The Warning Signs of Stroke You Should Know, Just in Time for Stroke Awareness Month

Stroke Awareness Month: The most common cause of a cerebrovascular accident, also known as a stroke, is a sudden disruption in the flow of blood to the brain. This disruption is created when the arteries leading to the brain become constricted or blocked, which results in a significant decrease in blood flow. When an artery in the brain bursts, allowing blood to stream out into the surrounding tissue of the brain (hemorrhage), resulting in damage, which is typically long-lasting, to the portion of the brain that was affected.

Because of the major damage, which is often life-altering, after a stroke, Stroke Awareness Month is a medical campaign that aims to educate the general public about the dangers of a stroke. Often, the warning signs can be easy to miss, and the opportunity to save someone from stroke damage is missed.

The Warning Signs for a Stroke

Symptoms you should know to look for in a potential stroke situation include dizziness, weakness, problems speaking, and changes in vision or eyesight.

Disorientation, headaches, and loss of balance may also present as stroke symptoms. Problems with comprehension, numbness to portions of the body, and difficulty walking are all potential stroke symptoms.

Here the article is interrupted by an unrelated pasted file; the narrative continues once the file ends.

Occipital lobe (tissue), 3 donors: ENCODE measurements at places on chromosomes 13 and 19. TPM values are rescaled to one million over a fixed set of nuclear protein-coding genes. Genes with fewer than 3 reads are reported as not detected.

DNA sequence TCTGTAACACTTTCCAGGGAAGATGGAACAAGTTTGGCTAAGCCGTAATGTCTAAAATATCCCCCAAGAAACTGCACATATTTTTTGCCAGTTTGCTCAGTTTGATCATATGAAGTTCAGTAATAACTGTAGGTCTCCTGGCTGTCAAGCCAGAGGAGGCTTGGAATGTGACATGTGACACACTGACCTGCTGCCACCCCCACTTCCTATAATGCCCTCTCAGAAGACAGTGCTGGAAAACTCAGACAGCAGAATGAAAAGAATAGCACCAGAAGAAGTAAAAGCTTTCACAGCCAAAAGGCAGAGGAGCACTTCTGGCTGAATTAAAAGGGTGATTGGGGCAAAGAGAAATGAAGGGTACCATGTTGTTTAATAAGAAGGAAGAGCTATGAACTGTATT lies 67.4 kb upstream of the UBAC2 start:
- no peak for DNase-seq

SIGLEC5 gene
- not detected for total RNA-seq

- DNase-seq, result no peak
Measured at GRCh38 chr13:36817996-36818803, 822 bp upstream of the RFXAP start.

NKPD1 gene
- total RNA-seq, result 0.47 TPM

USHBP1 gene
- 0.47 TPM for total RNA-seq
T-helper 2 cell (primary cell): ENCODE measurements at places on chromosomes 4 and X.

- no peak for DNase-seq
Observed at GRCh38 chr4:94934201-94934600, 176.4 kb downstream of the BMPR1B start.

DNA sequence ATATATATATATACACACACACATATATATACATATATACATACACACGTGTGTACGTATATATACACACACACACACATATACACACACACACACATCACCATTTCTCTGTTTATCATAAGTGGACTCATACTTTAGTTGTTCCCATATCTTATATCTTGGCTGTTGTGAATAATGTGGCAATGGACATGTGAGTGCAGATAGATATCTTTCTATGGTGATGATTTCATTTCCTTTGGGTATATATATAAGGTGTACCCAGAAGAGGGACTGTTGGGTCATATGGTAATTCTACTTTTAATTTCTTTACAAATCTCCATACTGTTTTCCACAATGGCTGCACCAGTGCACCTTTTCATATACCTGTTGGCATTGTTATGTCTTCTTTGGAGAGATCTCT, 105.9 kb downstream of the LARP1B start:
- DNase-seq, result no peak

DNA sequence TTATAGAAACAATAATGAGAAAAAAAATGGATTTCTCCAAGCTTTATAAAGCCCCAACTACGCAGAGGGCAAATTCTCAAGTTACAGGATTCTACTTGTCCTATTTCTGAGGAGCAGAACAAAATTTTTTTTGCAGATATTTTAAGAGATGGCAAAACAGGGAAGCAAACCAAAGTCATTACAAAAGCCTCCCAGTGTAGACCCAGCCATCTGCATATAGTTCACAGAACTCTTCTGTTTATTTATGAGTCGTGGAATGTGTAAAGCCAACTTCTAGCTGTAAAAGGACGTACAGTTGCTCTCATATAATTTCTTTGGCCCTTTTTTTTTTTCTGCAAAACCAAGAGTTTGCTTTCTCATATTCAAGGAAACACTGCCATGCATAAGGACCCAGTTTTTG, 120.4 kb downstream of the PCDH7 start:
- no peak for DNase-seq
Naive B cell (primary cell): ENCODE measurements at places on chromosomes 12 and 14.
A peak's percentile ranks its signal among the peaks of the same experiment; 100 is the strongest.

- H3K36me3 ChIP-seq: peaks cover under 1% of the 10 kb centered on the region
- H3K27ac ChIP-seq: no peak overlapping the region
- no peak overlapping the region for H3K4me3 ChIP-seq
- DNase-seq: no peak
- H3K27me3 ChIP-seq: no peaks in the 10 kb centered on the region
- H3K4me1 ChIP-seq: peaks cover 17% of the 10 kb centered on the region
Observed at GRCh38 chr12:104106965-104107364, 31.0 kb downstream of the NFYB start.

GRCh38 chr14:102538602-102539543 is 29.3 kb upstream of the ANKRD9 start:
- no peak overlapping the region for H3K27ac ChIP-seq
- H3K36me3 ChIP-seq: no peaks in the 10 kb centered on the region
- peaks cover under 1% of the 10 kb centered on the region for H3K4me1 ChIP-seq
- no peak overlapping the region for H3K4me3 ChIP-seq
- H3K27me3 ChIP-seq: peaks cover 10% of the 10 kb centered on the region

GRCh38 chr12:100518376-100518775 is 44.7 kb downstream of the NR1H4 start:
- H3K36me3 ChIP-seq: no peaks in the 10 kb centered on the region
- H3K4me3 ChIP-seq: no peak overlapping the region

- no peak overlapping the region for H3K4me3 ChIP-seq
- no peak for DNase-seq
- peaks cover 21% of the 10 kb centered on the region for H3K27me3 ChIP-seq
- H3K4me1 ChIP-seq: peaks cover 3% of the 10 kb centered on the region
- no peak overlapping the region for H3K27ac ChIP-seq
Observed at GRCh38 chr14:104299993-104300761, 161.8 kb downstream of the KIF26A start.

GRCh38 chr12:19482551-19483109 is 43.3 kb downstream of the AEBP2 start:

Stroke Awareness Month

Learn This Acronym for Stroke Awareness- FAST

F—Face: Request that the individual smile. Is there a sagging appearance on one side?

A—Arms: Request that the individual raise both of their arms. Does one arm drift downward?

S—Speech: Request that the individual repeats a short statement for you. Is the speaker’s speech slurred or otherwise unusual?

T-Time: Call 9-1-1 immediately if you notice any of these warning signals.

A stroke demands prompt medical intervention. The earlier that medical treatment begins, the higher the patient’s probability of surviving the event.

Seek Immediate Medical Attention

When you first discover the warning indications of a stroke, it is vital to the patient’s health that you get to the hospital as quickly as possible. The amount of time that passes between the onset of the first symptom and the patient’s arrival at the hospital is very significant. Patients who arrive at the hospital within three hours of the time they exhibit the first symptoms of a stroke have the opportunity to get tissue plasminogen activator treatment (TPA).

Stroke awareness is something to continue to think about and remember after Stroke Awareness Month. Because of the potential for long-term disabilities and even death, everyone should be aware of the warning signs of a stroke. There isn’t an age requirement or health standard for a stroke to occur, and people young and old have had their lives permanently altered by the lasting effects of a stroke.

Contact Northwest Regional Health with any general questions about stroke awareness, or if you believe you’re having a stroke, call 911 immediately for emergency assistance.